In response to U.S. restrictions on where tobacco companies can advertise their products, the industry now dedicates nearly all of its $9 billion advertising budget to the retail setting. A study at Columbia University Mailman School of Public Health fills an important gap by documenting characteristics of storefront tobacco advertisements in the context of today’s diverse tobacco product landscape. Findings are in Preventive Medicine.
“The mechanisms through which tobacco advertising in retail settings influence product use are not well understood,” said Dr. Daniel Giovenco, assistant professor of sociomedical sciences. “The aim of our study was to describe how ad features vary across product categories, and how this may contribute to consumer behavior.”
The researchers analyzed 1,000 photos of storefront tobacco ads from a representative sample of 796 licensed tobacco retailers in New York City between July and October 2017. Cigarettes were the most commonly advertised product (40 percent of ads), followed by electronic nicotine delivery systems (ENDS) (28 percent), cigars (27 percent), and smokeless tobacco (5 percent). Nearly a quarter of all ads were for Newport cigarettes, a brand commonly used by African American smokers.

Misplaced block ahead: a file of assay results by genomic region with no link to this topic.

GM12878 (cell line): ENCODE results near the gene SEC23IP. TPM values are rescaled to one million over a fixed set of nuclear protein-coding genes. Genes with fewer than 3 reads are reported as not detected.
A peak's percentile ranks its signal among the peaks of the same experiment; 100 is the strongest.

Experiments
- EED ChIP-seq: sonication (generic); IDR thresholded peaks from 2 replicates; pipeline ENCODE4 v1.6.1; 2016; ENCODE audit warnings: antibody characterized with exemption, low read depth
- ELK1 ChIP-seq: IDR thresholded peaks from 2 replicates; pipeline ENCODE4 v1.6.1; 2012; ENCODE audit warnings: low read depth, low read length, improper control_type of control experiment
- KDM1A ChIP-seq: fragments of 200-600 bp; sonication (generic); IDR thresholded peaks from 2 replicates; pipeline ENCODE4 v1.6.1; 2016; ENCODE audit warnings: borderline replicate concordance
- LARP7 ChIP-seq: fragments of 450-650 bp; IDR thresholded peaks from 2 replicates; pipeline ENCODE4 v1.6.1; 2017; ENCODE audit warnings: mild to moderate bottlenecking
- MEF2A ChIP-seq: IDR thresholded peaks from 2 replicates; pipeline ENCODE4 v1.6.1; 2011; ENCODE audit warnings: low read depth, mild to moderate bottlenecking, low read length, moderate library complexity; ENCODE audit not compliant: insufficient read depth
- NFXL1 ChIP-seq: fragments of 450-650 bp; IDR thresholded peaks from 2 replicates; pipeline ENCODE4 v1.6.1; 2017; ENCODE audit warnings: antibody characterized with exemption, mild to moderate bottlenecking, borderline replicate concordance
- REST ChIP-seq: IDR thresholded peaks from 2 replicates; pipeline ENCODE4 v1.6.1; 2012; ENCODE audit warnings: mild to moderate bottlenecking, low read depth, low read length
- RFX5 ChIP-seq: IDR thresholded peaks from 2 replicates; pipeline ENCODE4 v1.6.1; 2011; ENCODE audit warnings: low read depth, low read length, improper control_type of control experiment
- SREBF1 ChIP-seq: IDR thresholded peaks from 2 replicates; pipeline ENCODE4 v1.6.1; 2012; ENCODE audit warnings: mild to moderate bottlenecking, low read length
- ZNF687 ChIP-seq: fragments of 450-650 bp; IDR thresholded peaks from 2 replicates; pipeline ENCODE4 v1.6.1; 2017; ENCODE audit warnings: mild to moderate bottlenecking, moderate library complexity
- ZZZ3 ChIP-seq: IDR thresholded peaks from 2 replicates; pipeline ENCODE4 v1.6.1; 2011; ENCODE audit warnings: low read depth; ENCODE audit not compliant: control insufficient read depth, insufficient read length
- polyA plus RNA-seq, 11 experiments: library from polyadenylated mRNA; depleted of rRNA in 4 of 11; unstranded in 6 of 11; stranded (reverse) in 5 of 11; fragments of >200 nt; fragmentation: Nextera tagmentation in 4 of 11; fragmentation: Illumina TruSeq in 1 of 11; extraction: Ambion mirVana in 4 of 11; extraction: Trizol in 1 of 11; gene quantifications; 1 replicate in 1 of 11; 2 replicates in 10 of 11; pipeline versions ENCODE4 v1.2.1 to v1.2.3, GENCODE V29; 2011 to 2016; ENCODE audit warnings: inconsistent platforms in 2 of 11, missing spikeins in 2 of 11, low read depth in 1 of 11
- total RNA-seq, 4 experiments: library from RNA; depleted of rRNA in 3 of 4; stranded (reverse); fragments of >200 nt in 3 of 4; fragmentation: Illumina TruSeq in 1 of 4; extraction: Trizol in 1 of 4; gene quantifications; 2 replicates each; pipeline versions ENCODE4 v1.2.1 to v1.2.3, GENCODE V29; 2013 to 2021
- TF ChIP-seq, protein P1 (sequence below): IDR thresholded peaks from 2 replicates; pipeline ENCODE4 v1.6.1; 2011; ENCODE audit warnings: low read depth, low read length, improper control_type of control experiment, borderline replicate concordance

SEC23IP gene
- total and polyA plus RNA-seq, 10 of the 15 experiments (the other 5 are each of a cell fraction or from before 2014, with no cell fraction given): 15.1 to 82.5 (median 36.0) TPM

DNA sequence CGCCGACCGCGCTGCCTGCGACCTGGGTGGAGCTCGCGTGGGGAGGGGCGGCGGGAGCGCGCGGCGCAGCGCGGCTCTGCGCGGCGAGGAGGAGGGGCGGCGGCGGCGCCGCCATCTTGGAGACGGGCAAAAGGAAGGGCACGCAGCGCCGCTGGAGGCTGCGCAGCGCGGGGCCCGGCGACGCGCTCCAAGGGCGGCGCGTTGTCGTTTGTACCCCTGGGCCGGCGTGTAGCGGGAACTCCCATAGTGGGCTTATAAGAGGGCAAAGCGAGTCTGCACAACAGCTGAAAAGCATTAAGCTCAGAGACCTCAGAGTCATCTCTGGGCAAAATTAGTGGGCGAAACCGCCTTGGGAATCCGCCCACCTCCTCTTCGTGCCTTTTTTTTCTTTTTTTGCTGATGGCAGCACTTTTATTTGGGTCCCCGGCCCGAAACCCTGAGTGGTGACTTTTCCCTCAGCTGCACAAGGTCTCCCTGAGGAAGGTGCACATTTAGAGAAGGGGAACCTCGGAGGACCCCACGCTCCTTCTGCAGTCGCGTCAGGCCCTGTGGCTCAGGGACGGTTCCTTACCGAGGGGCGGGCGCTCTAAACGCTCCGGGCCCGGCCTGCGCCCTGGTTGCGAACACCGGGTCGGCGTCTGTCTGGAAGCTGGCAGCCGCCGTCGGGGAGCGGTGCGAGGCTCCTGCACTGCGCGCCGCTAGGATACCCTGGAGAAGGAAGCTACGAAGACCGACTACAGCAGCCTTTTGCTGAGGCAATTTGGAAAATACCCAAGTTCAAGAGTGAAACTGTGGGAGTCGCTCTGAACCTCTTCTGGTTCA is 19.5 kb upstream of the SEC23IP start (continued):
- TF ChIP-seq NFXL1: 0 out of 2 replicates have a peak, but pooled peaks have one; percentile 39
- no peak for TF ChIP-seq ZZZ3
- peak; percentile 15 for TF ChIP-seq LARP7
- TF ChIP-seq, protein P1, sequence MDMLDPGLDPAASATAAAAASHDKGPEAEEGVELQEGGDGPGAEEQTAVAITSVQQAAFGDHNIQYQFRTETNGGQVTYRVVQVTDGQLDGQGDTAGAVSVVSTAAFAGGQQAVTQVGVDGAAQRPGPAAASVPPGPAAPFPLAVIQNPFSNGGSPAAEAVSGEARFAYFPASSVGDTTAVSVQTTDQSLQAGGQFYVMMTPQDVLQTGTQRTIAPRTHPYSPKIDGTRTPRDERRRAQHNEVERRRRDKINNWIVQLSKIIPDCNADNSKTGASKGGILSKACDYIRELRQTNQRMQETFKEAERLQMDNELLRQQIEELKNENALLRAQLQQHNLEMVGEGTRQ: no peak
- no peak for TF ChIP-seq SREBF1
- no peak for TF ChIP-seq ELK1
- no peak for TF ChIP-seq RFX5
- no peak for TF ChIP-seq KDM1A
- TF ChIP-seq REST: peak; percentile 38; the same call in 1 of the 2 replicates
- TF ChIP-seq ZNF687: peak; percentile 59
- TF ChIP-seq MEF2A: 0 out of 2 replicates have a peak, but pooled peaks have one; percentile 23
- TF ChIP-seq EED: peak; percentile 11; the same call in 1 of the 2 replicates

Although cigarette ads took up a larger amount of window space compared to other products, cigar and ENDS ads were more commonly placed directly on the door of entry, potentially making them more noticeable to consumers. Tobacco ads were frequently displayed next to other “vice” products — ads for sugary drinks and lottery tickets. Importantly, advertising features did not always align with local or federal tobacco control policies — 10 percent of cigarette ads did not contain a warning label, despite a federal mandate.Friday Letter Submission